Tucson earned the 10th spot on our top 20 list of Cooking Light Cities because it ranked highly in the following categories: Farmers' markets, access to gourmet ingredients, chef wages, dollars spent per person on parkland, percentage of residents in good health, and low percentage of overweight residents.
Best farmers market: Fresh produce, while available year round in Tucson, is at its best for flavor and color during the spring months, making this a city where great farmers' markets become destinations. Local food lovers flock to the
Community Food Bank Farmers' Market (520-622-0525) on Tuesday mornings. Although it contains just a dozen or so vendors, this is the only place in the city where desert-adapted red garlic and a native herb called verdolagas is available. For such efforts in preserving native foods and inspiring the local food community, representatives of the Food Bank were honored at the Slow Food's Terra Madre meeting in Turin, Italy last year.
Best local food organization: Area restaurant owners formed Tucson Originals in 1998 to promote the virtues of the city's independently owned restaurants. Since then, the group has become the hub of a national trade organization called Dine Originals, which aims to promote local foods and independently owned restaurants around the country. The group has grown to 16 cities, but the 37 members of Tucson Originals continue to set the bar for distinctive dining experiences and diverse cuisine.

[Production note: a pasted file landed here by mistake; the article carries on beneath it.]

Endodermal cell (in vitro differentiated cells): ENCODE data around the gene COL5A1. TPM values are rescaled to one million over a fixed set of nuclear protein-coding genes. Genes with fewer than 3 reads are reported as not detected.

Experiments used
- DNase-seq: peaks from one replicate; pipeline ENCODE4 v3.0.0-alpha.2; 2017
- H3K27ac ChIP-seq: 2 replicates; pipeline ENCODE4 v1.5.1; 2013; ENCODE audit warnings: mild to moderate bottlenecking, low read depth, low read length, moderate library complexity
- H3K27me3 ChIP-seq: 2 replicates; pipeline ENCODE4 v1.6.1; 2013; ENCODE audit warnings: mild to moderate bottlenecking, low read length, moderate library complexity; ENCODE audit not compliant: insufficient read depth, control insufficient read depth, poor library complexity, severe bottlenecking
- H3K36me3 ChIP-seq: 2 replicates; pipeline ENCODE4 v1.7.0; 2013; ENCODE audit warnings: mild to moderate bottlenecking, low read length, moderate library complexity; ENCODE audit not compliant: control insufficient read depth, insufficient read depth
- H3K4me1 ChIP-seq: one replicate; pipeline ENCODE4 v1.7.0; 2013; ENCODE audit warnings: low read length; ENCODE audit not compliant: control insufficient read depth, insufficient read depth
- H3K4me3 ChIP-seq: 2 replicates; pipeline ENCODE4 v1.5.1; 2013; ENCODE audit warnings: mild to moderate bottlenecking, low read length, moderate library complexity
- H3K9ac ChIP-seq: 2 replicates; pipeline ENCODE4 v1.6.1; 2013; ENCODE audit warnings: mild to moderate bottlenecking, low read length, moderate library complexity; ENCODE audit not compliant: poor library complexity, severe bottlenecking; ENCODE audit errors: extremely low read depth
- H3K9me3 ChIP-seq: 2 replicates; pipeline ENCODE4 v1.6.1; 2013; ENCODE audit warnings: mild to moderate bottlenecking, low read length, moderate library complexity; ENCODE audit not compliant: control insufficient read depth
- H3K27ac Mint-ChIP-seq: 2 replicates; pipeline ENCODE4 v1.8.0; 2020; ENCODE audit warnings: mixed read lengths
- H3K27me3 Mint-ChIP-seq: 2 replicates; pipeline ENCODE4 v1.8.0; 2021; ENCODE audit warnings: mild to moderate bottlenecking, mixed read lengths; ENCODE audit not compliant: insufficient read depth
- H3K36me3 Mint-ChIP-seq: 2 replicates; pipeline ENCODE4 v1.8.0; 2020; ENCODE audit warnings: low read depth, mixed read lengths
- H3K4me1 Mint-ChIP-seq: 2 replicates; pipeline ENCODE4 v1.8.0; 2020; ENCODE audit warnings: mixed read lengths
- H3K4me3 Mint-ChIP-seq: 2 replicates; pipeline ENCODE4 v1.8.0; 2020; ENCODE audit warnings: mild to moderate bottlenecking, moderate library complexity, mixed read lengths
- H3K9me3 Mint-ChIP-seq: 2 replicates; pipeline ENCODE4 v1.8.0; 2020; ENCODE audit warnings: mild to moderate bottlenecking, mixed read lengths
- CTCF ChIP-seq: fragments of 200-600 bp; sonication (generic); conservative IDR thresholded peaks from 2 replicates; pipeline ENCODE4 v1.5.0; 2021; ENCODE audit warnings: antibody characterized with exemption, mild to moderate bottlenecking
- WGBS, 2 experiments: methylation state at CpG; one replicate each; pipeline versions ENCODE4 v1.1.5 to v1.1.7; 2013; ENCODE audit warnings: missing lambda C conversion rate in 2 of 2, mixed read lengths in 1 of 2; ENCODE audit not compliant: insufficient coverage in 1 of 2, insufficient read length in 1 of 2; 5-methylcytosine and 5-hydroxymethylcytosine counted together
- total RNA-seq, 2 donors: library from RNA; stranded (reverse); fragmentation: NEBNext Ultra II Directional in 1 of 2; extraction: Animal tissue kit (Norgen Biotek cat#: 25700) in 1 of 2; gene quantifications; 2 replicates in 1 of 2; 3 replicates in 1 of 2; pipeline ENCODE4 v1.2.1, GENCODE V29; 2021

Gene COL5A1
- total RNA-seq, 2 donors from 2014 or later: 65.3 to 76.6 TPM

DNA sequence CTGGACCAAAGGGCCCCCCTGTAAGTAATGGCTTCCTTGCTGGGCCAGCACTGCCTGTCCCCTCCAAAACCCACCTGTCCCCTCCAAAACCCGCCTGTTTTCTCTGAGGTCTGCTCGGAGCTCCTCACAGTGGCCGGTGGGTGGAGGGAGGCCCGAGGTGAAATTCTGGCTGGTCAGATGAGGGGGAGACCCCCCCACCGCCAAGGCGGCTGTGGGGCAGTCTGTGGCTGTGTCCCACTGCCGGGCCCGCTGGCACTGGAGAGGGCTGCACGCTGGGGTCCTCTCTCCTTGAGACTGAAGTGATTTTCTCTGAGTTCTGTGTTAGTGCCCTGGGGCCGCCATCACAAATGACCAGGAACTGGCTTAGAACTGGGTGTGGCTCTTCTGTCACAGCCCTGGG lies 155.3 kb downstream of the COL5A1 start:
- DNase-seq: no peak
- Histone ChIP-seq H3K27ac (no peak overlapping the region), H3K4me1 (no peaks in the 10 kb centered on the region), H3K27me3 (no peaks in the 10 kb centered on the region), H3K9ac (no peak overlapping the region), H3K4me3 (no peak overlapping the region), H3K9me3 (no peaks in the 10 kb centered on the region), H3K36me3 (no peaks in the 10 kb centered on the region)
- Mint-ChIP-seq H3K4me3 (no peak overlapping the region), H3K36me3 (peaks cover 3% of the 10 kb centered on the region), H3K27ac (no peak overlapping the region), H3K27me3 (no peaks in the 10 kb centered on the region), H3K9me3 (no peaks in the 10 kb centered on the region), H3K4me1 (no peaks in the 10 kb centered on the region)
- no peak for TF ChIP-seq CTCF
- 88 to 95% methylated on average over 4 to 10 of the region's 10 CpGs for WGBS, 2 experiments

Best light bite: The food at Zivaz Mexican Bistro (520-325-1234) is a result of Chef Don Felipe Valenzuela's quest to create light, healthful dishes for his vegetarian wife and diabetic son. In addition to traditional regional dishes at the popular lunchtime eatery, you'll find intriguing offerings, such as pescado ajillo, salmon marinated in achiote (the colorful seeds of a tropical plant commonly used in Mexican foods), or Mexican sushi: finely chopped vegetables rolled into colorful tortillas and served with a chile-soy dipping sauce. Valenzuela's vermillion Hibiscus Margarita was voted Most Original Margarita at the 2006 Tucson Culinary Festival.
Best indulgent treat: The El Charro Café (520-622-1922) in business since 1922, is credited with creating the chimichanga, a burrito stuffed with meat or vegetables, then deep-fried and topped with cheese and mild sauce. While it's not the most healthful dish (although the café does use heart-healthy canola oil), it has become a can't-miss bite. Order yours with carne seca, lean beef loin which has been marinated in garlic, lime juice, and spices, then sun dried and shredded.
Best for bikers: Tucson is consistently ranked among the top five bicycling cities in the country with more than 325 miles of well-marked bike lanes and trails in the metropolitan area. The two-lane asphalt Rillito River Park Trail (520-877-6120) winds 11 miles alongside a mostly-dry riverbed on the north side of town. You'll find easy access to parks, shopping areas, and public services without crossing busy streets.